Preparing for the Election

Other than the time I ran for a seat in the student association of my university, I’ve never been more engaged in an election before.

In Ontario, Canada, there is a provincial election coming up. Since the provinces manage health, education and social services, the government that gets formed this time will more important to me than ever.

I volunteered to be on the steering committee of an disability advocacy group made up of representatives from many different associations. As a member of the election sub-committee, I’m educating myself about the platforms of the leaders of the two major parties and getting ready to send out messages to go out to the leaders and the public.

The whole steering committee talked about what message we wanted to put out. Our message has two elements. The first is that social services for people with disabilities should be a right, just like education and health care in Ontario. The second message is about ending wait times for services.

The current government put a lot of money into ending wait times at hospitals, but what about for services for families with a child with a disability? We want to show the government that putting money directly into the hands of parents can be cheaper than through agencies, and will give parents choice. It will allow them to seek their own assessments, and services, and save the government money in the long run. Parents could get funding in their hands to do what is right for their children, rather than what the government thinks is right.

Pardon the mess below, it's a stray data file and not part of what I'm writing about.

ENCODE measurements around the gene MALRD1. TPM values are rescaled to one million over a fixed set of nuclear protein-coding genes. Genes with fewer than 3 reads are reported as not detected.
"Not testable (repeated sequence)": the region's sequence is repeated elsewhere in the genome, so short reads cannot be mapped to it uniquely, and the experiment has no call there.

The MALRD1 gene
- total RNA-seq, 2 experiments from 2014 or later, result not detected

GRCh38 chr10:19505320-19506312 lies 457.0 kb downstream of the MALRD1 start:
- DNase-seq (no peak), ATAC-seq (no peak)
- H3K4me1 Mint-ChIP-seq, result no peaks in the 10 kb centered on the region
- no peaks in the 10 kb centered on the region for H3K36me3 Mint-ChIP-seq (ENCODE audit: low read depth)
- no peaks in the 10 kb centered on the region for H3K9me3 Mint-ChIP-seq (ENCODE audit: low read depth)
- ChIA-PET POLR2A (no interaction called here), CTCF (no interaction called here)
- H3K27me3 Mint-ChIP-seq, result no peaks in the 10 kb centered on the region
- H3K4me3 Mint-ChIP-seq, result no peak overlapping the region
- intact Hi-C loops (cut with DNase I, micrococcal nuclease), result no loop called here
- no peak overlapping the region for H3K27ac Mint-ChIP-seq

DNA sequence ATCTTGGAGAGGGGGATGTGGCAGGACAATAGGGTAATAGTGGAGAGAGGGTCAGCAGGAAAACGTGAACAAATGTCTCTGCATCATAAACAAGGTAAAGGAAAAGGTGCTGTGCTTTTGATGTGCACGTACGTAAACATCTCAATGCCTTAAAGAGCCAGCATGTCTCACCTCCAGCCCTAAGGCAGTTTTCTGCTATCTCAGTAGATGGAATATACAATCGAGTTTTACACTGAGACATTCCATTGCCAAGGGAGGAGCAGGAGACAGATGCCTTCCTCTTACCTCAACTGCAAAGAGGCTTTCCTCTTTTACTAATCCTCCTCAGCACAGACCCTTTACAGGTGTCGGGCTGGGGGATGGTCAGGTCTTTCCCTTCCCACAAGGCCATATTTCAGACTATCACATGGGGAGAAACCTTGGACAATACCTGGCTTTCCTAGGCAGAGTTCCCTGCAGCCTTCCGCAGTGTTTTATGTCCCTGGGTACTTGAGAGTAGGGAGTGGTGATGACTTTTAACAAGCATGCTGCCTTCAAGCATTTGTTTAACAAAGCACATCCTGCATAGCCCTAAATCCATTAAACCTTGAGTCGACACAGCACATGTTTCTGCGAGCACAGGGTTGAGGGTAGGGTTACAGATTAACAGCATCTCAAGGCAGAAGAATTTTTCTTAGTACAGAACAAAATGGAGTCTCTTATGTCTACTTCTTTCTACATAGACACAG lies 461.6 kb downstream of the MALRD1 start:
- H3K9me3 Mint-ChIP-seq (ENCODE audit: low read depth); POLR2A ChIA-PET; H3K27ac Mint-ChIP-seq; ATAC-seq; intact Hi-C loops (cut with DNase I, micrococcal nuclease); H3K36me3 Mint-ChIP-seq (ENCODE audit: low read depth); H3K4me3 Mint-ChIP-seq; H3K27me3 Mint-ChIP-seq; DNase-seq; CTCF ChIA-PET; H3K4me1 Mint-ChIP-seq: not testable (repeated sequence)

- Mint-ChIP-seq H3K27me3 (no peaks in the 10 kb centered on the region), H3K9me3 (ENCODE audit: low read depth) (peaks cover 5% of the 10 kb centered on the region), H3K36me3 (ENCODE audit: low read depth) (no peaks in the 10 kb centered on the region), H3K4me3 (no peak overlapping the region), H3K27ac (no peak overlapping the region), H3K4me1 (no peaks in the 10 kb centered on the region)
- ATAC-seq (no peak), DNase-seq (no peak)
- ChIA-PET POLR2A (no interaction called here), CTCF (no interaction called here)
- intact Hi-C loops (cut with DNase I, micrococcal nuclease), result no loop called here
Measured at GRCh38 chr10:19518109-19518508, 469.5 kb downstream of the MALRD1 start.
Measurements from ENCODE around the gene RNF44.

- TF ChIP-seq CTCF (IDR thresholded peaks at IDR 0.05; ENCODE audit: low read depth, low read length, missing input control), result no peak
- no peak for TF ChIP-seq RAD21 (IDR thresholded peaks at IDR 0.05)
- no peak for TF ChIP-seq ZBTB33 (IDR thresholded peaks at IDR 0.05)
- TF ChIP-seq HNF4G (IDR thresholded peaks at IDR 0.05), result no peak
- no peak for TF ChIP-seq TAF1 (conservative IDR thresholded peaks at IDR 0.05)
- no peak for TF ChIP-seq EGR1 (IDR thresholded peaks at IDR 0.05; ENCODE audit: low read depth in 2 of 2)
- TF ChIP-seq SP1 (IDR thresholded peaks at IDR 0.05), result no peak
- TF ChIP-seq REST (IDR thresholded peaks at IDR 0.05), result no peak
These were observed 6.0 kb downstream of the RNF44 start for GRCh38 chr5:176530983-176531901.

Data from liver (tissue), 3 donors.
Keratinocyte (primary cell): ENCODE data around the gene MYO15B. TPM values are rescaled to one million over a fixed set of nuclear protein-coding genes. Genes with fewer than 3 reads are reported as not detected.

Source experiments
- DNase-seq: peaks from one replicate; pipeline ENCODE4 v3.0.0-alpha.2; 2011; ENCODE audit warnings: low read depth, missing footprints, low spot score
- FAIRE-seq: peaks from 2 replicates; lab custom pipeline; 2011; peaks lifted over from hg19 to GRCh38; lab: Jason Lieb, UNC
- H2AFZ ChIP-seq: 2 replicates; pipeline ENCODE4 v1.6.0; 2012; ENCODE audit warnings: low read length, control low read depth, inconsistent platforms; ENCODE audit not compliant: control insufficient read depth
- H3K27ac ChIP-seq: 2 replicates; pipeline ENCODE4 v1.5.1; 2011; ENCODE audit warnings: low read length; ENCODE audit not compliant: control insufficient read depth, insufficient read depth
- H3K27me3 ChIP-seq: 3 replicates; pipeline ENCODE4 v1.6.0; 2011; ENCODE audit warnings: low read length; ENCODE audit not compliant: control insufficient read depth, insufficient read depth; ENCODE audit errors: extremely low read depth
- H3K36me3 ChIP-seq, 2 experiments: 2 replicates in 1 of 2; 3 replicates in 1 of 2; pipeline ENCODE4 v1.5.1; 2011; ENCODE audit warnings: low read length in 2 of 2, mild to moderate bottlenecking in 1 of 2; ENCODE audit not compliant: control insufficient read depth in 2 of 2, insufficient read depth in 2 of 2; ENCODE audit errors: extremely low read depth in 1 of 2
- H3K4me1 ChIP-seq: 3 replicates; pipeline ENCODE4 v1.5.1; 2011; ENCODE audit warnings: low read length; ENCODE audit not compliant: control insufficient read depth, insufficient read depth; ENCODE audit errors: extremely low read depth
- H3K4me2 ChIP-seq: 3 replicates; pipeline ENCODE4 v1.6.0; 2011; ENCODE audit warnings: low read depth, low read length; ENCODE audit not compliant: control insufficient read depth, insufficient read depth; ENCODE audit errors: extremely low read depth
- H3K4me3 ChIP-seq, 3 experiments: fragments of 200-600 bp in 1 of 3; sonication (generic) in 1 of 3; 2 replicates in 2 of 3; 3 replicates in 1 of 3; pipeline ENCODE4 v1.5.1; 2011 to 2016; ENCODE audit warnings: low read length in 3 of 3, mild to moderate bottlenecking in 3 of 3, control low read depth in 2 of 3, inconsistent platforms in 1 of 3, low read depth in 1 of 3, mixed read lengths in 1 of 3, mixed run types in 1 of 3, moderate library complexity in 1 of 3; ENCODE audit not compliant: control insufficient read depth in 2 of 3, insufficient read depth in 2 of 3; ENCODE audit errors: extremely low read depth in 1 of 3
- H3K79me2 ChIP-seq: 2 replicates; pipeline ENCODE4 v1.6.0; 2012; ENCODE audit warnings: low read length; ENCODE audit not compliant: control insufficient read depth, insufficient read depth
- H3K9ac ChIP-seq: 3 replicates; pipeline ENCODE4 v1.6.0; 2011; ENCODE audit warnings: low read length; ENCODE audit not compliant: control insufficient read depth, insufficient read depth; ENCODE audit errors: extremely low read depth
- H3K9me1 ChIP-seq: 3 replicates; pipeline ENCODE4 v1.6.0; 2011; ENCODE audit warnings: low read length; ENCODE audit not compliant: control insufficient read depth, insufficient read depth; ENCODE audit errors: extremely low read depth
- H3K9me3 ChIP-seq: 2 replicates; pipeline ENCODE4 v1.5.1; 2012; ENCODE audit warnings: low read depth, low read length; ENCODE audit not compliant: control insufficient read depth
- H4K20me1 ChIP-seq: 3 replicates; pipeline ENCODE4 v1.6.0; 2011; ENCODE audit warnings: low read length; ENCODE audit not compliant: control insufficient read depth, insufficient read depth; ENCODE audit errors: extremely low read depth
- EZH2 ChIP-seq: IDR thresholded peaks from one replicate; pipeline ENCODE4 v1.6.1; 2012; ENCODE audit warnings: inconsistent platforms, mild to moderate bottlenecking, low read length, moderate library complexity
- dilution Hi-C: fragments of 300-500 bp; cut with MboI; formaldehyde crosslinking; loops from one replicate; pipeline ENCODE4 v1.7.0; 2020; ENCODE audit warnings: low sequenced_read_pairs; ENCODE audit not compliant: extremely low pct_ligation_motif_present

Raising taxes is an unpopular platform so we have to show the general public and the leaders in government how giving parents access to funds can be cheaper.

What kind of funding do you get? Is it enough and of the right kind? Are wait lists a problem for you? Is the paperwork a burden or manageable?

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